Alec Baldwin just can’t seem to stop expressing his personal anxiety over the #MeToo movement.
This time, the actor’s comments come in a new episode of Jerry Seinfeld’s Comedians in Cars Getting Coffee, which will begin streaming on Netflix next Friday, July 6.
“Isn’t it a new world between men and women now?” Baldwin, a rare repeat guest on the streaming show, asks Seinfeld as they drive from New York City to their shared childhood hometown of Massapequa, Long Island. “We’ve got to really, really be vigilant. Ever vigilant.”
“I put my arm around my wife the other day and literally my arm, like it was an electric charge,” Baldwin continues, jerking his arm away and making Seinfeld crack up. “I put my arm around my wife’s waist and then went, ‘Oh, I’m sorry! Was that inappropriate?’”
In response, Seinfeld says, in his classic deadpan delivery, “You may be over implementing the new guidelines.”
As a stand-alone joke, Baldwin’s comment would be harmless enough. But it comes after months of both defending those who have been accused of sexual misconduct and framing the entirement movement as some sort of witch hunt against otherwise innocent men.
It started when Baldwin’s close friend and collaborator James Toback was accused by what ended up being nearly 400 different women of sexual harassment and abuse. Baldwin was quick to attack a reporter who questioned why he had not yet spoken out against Toback.
“I don’t know that Jimmy has done anything criminal. It sounds like many people are saying that he has. That he has assaulted them,” Baldwin said last October when the number of women accusing Toback had already ballooned to 300. “If that’s true, that’s news to me. I never had any idea that Jimmy’s appetites took him in that direction.”
He only made matters worse when he first admitted to hearing that Harvey Weinstein had raped Rose McGowan and then lashed out at another of Weinstein’s alleged victims, Asia Argento, for condemning his inaction. “If you paint every man with the same brush, you’re gonna run out of paint or men,” Baldwin told her, prompting a vicious rebuke from Argento’s boyfriend, the late Anthony Bourdain.
“You are really too dumb to pour piss out of a boot,” Bourdain tweeted at Baldwin, who promptly blocked both him and Argento on Twitter. In an interview with The Daily Beast just a few months before his death, Bourdain advised Baldwin to “just shut up.”
Yet clearly Baldwin has had trouble doing so, as evidenced by his continued defense of Woody Allen and criticism of that filmmaker’s daughter Dylan Farrow, who says she was sexually molested by her father as a young girl.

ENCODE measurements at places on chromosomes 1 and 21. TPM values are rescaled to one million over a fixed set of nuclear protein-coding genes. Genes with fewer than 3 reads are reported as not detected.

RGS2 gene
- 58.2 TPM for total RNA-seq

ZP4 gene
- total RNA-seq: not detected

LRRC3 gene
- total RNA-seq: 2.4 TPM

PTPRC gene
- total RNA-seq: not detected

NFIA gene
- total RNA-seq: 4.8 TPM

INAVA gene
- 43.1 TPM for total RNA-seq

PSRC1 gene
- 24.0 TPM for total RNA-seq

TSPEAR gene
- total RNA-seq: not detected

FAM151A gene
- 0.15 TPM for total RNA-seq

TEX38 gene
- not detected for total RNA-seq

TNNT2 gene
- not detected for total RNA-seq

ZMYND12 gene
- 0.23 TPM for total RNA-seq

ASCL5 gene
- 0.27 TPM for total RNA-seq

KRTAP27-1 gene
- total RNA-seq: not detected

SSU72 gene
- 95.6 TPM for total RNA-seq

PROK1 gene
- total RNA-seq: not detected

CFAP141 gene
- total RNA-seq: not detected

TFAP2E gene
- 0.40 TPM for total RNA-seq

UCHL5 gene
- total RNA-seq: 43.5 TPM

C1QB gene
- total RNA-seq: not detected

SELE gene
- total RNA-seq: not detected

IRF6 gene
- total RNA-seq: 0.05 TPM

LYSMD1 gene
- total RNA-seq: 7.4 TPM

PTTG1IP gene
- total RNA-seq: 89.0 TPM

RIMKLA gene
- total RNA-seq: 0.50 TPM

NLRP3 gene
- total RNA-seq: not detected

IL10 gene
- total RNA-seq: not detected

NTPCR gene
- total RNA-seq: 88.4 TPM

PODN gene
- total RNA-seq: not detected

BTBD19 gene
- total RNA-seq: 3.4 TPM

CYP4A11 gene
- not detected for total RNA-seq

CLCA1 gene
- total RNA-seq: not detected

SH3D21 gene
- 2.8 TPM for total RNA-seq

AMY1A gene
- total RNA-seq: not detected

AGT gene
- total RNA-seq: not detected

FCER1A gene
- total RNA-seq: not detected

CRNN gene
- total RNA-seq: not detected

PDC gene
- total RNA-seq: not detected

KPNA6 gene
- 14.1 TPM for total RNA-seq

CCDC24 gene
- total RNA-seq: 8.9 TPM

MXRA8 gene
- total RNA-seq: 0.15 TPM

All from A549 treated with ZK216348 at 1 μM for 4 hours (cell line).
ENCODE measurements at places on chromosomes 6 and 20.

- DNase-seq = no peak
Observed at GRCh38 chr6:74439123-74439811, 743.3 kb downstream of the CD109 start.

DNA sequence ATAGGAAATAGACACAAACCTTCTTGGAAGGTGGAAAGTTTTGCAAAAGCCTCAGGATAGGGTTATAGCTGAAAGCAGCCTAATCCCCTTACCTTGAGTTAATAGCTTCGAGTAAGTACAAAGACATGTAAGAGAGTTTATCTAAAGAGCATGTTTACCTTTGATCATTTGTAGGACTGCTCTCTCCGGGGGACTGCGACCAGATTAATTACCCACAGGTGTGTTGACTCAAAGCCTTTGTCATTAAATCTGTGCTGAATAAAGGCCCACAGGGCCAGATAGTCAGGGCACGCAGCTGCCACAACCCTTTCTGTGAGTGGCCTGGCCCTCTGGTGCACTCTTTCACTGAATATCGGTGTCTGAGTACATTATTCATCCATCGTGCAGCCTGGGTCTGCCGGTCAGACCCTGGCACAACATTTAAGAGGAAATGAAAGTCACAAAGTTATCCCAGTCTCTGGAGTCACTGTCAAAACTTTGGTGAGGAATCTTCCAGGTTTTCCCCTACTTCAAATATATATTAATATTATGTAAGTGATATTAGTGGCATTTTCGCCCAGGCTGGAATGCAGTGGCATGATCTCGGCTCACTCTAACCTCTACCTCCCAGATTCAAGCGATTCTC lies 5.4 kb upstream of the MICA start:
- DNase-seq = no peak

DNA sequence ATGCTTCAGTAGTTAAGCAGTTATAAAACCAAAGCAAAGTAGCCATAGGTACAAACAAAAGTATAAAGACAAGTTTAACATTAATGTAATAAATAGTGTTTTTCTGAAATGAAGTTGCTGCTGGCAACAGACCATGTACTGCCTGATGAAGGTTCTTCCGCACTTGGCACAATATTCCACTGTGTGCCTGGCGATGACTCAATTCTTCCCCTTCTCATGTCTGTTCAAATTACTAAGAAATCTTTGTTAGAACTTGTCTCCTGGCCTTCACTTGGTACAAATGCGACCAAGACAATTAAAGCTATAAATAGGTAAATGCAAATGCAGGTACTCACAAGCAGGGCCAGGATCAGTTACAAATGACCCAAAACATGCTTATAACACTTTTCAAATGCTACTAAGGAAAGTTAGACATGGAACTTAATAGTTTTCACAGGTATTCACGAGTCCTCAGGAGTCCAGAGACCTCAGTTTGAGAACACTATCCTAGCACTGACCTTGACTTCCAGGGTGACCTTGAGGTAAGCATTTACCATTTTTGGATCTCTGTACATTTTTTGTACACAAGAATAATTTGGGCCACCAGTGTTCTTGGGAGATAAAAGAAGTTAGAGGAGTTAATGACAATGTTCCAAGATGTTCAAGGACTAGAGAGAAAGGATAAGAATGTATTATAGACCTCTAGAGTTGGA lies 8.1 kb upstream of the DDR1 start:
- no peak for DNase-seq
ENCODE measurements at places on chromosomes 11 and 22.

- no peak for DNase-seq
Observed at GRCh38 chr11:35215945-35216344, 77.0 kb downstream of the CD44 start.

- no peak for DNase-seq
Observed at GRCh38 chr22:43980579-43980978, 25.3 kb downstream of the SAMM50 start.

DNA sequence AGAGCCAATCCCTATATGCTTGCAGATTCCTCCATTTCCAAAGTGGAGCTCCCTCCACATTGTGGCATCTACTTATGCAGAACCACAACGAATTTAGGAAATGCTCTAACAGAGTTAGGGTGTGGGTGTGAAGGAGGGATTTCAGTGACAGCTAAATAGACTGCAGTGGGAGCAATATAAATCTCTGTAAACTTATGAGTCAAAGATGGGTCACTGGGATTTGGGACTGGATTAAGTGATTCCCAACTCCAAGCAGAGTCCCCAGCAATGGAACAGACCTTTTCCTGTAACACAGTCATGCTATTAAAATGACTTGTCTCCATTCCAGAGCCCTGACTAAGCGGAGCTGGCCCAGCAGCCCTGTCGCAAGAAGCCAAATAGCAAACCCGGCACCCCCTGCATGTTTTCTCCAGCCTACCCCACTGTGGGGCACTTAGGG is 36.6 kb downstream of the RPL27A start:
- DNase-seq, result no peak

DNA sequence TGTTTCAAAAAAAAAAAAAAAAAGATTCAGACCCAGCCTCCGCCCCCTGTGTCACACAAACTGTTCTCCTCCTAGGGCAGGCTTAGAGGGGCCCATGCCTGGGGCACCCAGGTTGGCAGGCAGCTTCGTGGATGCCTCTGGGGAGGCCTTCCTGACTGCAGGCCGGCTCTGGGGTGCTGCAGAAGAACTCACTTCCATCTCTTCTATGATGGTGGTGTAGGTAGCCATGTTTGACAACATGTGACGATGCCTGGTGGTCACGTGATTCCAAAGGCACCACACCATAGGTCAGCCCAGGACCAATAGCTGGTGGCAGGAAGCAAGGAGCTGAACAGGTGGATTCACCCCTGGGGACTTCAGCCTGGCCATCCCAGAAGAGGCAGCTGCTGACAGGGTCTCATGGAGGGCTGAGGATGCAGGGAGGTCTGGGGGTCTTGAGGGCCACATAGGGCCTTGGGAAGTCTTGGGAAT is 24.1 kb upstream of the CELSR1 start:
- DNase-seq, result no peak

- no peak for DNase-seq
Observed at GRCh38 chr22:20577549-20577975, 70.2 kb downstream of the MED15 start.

And this is not even the first time Baldwin and Seinfeld have discussed the issue on camera. Back in March, during a test pilot for a new ABC talk show called Sundays with Baldwin, the actor said he didn’t understand how figures like Harvey Weinstein and Matt Lauer were able to get away with their abusive behavior for so long. “You’re a guy who has been in show business and knows very, very well the power structure,” Seinfeld told him at the time, “and how position is exploited. You know very well how that’s done.” Does he?
From there, Baldwin proceeded to express sympathy for someone like Kevin Spacey, who has been accused of molesting boys as young as 14. “It’s always so sad to watch people self-destruct. Even though they’re horrible people, some of them,” Baldwin said of his Glengarry Glen Ross co-star. He predicted the altered public perception would be a “death sentence” for Spacey, without ever acknowledging the plight of his victims.
This new conversation with Seinfeld does not contain any boastful pronouncements about his 2020 prospects against Donald Trump like the ones he made on Howard Stern’s SiriusXM show this month. And perhaps because the episode seems to have been taped relatively far in advance of airing, Baldwin doesn’t weigh in at all on the president—yet another accused sexual predator—whom he has been portraying on Saturday Night Live for the better part of two years now.
Baldwin does, however, take a moment to acknowledge his “problematic” place in the culture as only he can. “You’re the kind of person who everybody has an opinion about,” Seinfeld tells him at one point. “Nobody’s neutral about you.”
Nodding his head, Baldwin replies, “When I’m gone, they’re going to miss me.”